XFS has the option to aggregate changes in memory before writing them to the log. The delaylog parameter allows frequently modified metadata to be written to the log periodically instead of every time it changes. This option increases the potential number of operations lost in a crash and increases the amount of memory used to track metadata. However, it can also increase metadata modification speed and scalability by an order of magnitude, and does not reduce data or metadata integrity when fsync, fdatasync, or sync are used to ensure data and metadata is written to disk.
For more information on mount options, see man xfs Tuning ext4

This section covers some of the tuning parameters available to ext4 file systems at format and at mount time. Formatting Options
Inode table initialization
Initializing all inodes in the file system can take a very long time on very large file systems. By default, the initialization process is deferred (lazy inode table initialization is enabled). However, if your system does not have an ext4 driver, lazy inode table initialization is disabled by default. It can be enabled by setting lazy_itable_init to 1). In this case, kernel processes continue to initialize the file system after it is mounted.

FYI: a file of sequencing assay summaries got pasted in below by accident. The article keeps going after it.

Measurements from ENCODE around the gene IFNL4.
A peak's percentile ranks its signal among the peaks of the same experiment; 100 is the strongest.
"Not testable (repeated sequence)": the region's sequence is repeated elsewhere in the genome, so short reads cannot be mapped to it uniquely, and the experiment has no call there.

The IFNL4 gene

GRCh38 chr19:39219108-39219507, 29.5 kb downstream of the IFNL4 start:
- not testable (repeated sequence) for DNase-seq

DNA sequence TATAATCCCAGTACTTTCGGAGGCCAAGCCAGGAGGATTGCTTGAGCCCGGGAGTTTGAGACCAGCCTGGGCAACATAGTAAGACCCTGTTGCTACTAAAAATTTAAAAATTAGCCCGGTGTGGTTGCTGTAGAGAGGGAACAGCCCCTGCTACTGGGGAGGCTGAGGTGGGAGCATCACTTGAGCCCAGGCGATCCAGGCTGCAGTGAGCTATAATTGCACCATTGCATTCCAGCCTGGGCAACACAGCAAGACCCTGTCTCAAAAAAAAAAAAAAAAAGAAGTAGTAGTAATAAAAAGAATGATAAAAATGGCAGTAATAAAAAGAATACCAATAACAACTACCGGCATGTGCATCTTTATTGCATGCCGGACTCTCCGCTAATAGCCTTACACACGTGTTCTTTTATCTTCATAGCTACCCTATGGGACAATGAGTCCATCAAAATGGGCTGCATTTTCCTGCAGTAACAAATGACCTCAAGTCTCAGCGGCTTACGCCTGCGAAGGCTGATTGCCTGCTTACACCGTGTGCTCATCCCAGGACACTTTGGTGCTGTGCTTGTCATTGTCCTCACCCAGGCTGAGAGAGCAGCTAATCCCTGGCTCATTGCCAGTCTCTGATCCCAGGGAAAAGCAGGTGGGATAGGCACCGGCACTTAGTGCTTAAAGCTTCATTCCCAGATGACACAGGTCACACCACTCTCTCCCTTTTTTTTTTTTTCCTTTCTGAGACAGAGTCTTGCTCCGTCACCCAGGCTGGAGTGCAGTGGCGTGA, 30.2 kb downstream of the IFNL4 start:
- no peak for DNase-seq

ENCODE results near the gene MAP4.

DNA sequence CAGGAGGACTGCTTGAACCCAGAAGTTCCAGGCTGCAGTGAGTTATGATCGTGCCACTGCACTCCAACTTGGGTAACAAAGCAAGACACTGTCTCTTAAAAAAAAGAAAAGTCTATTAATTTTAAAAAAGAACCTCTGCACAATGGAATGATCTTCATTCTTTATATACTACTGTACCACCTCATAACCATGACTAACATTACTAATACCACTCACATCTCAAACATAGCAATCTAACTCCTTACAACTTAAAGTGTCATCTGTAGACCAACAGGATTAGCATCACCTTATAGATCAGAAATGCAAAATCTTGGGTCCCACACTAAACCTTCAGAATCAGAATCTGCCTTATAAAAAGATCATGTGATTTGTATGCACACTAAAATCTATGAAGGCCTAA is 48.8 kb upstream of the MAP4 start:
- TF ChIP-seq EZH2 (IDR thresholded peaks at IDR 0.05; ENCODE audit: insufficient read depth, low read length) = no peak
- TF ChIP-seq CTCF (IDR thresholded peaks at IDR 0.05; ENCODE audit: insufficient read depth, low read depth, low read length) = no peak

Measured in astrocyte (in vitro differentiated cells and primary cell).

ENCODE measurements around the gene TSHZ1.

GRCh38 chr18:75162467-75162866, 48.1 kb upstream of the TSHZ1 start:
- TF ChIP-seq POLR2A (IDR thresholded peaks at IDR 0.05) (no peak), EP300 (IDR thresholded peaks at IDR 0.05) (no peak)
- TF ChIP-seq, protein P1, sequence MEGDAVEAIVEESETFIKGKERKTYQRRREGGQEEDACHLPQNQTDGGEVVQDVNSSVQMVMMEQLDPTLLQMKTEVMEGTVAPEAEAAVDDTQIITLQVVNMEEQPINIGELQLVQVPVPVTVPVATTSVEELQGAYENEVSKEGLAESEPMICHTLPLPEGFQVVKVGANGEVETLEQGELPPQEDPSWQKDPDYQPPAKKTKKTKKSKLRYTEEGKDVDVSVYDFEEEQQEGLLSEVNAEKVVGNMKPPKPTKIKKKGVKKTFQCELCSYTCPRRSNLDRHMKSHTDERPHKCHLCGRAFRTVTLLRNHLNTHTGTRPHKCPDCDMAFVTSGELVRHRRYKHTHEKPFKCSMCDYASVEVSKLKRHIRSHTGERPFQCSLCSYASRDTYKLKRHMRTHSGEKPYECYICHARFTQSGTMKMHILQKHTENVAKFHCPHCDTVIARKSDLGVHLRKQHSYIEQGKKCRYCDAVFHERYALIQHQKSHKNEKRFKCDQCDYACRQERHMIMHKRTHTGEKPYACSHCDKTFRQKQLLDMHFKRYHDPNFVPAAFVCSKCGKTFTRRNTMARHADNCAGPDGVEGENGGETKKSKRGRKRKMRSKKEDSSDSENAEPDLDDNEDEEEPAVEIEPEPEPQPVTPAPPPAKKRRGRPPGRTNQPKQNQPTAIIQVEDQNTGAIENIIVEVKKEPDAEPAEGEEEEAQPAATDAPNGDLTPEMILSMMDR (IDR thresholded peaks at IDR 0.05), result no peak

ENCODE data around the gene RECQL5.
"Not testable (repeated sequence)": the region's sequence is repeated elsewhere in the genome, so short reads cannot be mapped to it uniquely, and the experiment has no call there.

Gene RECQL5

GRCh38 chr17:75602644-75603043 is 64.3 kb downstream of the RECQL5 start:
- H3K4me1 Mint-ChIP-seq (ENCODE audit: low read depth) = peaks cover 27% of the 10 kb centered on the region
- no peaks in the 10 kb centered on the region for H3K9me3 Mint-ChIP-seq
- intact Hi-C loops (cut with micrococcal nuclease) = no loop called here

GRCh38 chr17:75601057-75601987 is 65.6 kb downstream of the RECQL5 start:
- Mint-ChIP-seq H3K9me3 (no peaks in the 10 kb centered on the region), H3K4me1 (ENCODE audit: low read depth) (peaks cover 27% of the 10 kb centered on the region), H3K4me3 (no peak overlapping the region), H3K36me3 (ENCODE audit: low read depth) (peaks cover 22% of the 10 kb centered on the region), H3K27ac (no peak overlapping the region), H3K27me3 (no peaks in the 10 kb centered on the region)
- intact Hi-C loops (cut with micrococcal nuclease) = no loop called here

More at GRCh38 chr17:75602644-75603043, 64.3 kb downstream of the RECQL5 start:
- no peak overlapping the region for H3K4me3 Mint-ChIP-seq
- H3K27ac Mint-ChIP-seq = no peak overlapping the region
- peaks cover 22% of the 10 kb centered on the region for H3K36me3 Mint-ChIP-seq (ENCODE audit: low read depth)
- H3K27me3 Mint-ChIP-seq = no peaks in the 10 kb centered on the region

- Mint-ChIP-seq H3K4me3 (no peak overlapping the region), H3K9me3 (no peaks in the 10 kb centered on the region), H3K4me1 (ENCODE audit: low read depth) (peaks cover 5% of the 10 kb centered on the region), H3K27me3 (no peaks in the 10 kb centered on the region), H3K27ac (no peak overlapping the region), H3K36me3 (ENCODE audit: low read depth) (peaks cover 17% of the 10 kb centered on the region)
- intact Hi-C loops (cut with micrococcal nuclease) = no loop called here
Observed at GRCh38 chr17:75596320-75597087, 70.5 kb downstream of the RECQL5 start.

This section describes only some of the options available at format time. For further formatting parameters, see the mkfs.ext4 man page:
$ man mkfs.ext4 Mount Options
Inode table initialization rate
When lazy inode table initialization is enabled, you can control the rate at which initialization occurs by specifying a value for the init_itable parameter. The amount of time spent performing background initialization is approximately equal to 1 divided by the value of this parameter. The default value is 10.
Automatic file synchronization
Some applications do not correctly perform an fsync after renaming an existing file, or after truncating and rewriting. By default, ext4 automatically synchronizes files after each of these operations. However, this can be time consuming.
If this level of synchronization is not required, you can disable this behavior by specifying the noauto_da_alloc option at mount time. If noauto_da_alloc is set, applications must explicitly use fsync to ensure data persistence.
Journal I/O priority
By default, journal I/O has a priority of 3, which is slightly higher than the priority of normal I/O. You can control the priority of journal I/O with the journal_ioprio parameter at mount time. Valid values for journal_ioprio range from 0 to 7, with 0 being the highest priority I/O.